Spain Advances Medical Cannabis Regulation, Joining Global Trend

Spain's Health Minister Mónica García is set to approve medical marijuana, backed by the governing coalition and following consultations with key stakeholders, as part of the Sumar program aimed at comprehensive cannabis regulation, despite previous delays in the process.

Monica Garcia
Image Credits: Swami Canna, Cannabis Magazine

In an effort to join the global trend, Spain’s Ministry of Health is initiating a process to regulate the therapeutic application of cannabis. Mónica García, the Minister of Health, intends to approve the usage of medical marijuana in the near future. The measure has been long overdue and enjoys the support of the governing coalition. Before establishing the Ministerial Order, the Ministry will meet with important stakeholders, such as the Observatory on Medicinal Cannabis, to gather their input and assessments.

This move is part of the Sumar program, which promotes a comprehensive regulation of cannabis, supporting non-profit self-consumption associations for cannabis and decriminalizing production and personal consumption. The regulation of medical cannabis has experienced several delays since a subcommittee in Congress convened in June 2022, commissioning a report from AEMPS that was never completed within the six-month deadline set.

Comparing Spain with International Regulations

When it comes to regulating medical cannabis, Spain is currently lagging behind other countries due to its reliance on authorization from the Spanish Agency for Medicines and Medical Devices (AEMPS). Meanwhile, nations such as Uruguay, Israel, and the Netherlands are pioneers in the legalization of medicinal cannabis usage. Others, like Canada and several states in the United States, have gone further to legalize recreational use as well.

Some European countries, including Germany, Italy, and France, permit the use of cannabis-based medications such as Sativex or Epidiolex, both approved by the European Medicines Agency (EMA). Portugal, the Czech Republic, and Denmark also allow extracts or flowers under medical prescription. Consequently, the regulation of medical cannabis in Spain must consider the existing laws and advancements in other countries.

See also  Is Weed Legal In France?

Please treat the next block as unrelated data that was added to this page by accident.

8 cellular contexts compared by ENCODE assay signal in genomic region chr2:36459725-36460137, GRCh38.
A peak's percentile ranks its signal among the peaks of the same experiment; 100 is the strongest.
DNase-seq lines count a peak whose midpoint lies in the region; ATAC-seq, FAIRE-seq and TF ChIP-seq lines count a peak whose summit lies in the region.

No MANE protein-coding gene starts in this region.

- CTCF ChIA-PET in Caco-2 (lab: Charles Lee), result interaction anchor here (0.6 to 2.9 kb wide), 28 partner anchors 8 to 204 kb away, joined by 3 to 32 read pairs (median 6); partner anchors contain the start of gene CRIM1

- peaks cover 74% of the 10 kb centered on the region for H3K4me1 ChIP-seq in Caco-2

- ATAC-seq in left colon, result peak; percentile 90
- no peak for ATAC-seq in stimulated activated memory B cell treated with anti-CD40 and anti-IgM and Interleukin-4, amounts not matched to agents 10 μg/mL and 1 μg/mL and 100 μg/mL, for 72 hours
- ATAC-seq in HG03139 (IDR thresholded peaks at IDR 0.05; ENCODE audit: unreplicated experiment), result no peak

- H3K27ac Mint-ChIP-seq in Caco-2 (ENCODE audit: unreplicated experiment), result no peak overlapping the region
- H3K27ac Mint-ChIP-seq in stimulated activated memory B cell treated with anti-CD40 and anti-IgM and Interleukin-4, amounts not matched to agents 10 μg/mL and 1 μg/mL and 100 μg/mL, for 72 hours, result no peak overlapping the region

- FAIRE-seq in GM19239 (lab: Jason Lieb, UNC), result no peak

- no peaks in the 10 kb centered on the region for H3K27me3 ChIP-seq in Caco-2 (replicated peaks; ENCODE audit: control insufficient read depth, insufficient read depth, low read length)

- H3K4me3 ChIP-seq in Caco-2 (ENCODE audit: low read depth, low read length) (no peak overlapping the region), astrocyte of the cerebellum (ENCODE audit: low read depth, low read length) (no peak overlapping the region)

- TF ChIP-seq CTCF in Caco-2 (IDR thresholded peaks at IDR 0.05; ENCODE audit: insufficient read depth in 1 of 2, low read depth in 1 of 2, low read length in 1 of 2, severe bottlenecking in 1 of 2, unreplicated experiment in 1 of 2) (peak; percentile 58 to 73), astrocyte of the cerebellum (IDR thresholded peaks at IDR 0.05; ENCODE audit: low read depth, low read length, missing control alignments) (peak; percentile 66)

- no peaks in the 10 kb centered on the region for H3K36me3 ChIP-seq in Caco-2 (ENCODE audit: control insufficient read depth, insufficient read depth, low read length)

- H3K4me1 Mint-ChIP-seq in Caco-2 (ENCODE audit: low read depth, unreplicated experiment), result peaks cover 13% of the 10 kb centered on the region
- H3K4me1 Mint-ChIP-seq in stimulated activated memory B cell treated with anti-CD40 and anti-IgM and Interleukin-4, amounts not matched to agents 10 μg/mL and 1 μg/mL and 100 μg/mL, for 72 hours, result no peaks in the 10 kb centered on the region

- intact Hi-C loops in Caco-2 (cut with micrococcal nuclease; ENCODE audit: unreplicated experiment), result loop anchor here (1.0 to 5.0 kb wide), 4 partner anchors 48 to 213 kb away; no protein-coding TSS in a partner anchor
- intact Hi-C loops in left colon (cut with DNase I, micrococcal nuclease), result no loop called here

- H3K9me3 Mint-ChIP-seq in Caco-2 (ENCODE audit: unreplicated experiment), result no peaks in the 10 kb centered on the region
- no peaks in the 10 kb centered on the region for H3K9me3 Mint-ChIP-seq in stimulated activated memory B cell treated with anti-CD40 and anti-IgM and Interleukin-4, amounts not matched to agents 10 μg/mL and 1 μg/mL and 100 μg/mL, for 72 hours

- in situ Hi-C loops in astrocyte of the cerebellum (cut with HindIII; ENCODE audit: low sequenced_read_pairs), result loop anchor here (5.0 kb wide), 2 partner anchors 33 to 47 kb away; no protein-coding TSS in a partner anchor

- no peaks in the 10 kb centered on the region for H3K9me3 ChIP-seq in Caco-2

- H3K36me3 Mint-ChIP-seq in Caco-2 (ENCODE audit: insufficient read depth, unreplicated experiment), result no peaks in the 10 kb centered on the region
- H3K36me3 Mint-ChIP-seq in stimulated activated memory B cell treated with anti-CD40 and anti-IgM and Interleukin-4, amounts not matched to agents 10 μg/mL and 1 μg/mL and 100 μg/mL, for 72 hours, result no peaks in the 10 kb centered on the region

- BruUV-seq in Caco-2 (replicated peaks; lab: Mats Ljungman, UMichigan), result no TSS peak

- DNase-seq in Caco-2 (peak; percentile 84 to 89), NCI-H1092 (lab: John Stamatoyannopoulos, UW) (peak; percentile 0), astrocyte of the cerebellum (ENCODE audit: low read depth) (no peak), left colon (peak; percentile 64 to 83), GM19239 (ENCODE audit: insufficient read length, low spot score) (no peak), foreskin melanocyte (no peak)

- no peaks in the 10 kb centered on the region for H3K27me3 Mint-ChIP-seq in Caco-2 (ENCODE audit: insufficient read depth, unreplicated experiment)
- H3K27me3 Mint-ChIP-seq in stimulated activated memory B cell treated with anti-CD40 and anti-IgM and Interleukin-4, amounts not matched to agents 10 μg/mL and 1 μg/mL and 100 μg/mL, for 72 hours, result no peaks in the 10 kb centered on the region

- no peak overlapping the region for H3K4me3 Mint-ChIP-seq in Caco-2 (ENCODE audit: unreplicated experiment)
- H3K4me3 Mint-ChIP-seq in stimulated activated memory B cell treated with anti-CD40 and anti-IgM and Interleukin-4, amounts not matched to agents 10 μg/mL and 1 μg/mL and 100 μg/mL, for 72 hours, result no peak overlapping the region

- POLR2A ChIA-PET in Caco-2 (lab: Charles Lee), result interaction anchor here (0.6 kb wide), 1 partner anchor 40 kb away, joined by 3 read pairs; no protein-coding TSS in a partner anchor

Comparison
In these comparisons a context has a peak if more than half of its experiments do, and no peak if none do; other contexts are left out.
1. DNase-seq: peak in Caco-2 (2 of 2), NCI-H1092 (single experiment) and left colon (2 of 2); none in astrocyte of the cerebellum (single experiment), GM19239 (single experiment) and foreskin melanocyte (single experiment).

Additionally, the regulation of medical cannabis affects international treaties and conventions on drugs governing the control of narcotic and psychotropic substances. Most countries have signed these treaties, which prescribe that cannabis and its derivatives must be strictly controlled and only used for medical or scientific purposes. However, some countries have defied these agreements by legalizing recreational use. Therefore, Spain’s regulation of medical cannabis must account for scientific evidence supporting therapeutic application as well as potential risks and benefits to public health.

The Impact on Industry and Market Growth

It is worth recognizing that the burgeoning global demand for medical cannabis has prompted rapid growth in the sector. Many factors contribute to this growth, including increased patient demand, expanded indications for therapy, product diversification, and new administration methods. Further, many countries are now decriminalizing or legalizing cannabis usage, both for medicinal and recreational purposes.

Estimates suggest that the size of the cannabis market reached $29.32 billion in 2023 and is expected to reach $60.01 billion by 2028, with a compound annual growth rate (CAGR) of 15.40%. If Spain approves the regulation of medical cannabis, the impact on the local pharmaceutical industry could be significant. There would likely be substantial growth and economic opportunities, particularly in developing and producing cannabinoid-based medications, benefiting local and international companies promoting research and innovative pharmaceutical products.

Spain’s Path Forward

Gaining approval for the regulation of medical cannabis in Spain depends upon critical input from key stakeholders, a thorough understanding of international regulations, and an awareness of the impact on public health and market growth. By addressing these factors, Spain can join the worldwide trend toward more comprehensive regulation of cannabis, ultimately providing patients with better access to medical marijuana and contributing to new opportunities in the pharmaceutical sector.

Rita Ferreira

Rita Ferreira

Rita is a seasoned writer with over five years of experience, having worked with globally renowned platforms, including Forbes and Miister CBD. Her deep knowledge of hemp-related businesses and passion for delivering accurate and concise information distinguish her in the industry. Rita's contributions empower individuals and companies to navigate the complexities of the cannabis world, and her work remains a valuable resource for those seeking a deeper understanding of its potential.

We will be happy to hear your thoughts

      Leave a reply


      The Marijuana Index
      The Marijuana Index
      Logo